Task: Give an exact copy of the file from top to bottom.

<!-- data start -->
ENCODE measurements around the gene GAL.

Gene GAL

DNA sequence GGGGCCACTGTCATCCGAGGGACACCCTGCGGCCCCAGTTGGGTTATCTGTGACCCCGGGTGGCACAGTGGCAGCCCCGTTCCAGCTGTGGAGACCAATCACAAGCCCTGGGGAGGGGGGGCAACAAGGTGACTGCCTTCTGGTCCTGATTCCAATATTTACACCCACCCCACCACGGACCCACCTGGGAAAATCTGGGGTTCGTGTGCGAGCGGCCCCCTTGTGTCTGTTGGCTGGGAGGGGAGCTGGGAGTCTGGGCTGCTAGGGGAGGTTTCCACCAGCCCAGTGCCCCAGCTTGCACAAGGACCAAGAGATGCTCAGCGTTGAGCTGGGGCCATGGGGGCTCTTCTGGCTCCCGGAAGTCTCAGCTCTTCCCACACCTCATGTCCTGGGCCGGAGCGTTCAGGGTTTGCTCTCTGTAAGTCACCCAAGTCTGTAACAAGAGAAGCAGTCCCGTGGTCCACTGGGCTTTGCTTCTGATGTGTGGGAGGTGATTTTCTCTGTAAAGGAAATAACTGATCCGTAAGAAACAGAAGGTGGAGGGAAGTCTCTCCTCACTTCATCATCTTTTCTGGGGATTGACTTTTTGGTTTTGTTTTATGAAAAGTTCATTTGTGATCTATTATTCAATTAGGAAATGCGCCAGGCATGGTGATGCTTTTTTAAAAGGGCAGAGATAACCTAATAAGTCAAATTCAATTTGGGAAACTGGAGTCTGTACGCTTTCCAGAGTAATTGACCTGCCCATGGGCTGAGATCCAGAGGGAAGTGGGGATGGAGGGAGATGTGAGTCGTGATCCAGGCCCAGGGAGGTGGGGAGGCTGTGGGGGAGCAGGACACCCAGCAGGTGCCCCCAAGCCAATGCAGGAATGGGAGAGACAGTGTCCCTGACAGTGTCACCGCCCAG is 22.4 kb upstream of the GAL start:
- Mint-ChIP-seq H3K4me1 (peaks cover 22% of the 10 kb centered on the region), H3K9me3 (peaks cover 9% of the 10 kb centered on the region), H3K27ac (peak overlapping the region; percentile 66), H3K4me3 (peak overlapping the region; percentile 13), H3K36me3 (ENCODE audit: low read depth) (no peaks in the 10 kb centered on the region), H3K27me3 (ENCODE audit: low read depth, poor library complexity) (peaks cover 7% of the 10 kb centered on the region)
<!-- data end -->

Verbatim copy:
ENCODE measurements around the gene GAL.

Gene GAL

DNA sequence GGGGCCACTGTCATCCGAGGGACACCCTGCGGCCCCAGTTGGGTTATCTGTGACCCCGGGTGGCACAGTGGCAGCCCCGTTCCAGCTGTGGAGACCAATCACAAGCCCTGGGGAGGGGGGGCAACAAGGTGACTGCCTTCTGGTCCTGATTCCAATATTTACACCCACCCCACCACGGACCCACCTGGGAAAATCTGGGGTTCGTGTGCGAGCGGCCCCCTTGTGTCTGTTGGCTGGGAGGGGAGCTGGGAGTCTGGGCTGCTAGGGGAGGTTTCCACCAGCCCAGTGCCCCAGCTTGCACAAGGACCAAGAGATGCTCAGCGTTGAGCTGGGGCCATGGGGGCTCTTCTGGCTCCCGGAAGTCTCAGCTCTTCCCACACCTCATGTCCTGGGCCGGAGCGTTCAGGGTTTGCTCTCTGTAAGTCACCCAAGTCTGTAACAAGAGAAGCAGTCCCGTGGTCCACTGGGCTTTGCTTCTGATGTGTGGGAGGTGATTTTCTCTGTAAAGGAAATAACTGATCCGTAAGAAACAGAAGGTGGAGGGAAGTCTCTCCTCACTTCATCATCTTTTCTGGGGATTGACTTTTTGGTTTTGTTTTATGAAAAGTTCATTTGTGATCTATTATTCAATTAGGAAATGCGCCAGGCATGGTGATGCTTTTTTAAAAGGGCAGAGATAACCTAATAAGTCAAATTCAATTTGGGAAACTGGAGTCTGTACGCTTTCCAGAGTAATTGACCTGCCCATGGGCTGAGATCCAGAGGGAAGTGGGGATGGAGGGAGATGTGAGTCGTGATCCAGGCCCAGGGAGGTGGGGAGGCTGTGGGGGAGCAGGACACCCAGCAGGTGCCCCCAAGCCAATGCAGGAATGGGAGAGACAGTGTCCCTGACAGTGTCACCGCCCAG is 22.4 kb upstream of the GAL start:
- Mint-ChIP-seq H3K4me1 (peaks cover 22% of the 10 kb centered on the region), H3K9me3 (peaks cover 9% of the 10 kb centered on the region), H3K27ac (peak overlapping the region; percentile 66), H3K4me3 (peak overlapping the region; percentile 13), H3K36me3 (ENCODE audit: low read depth) (no peaks in the 10 kb centered on the region), H3K27me3 (ENCODE audit: low read depth, poor library complexity) (peaks cover 7% of the 10 kb centered on the region)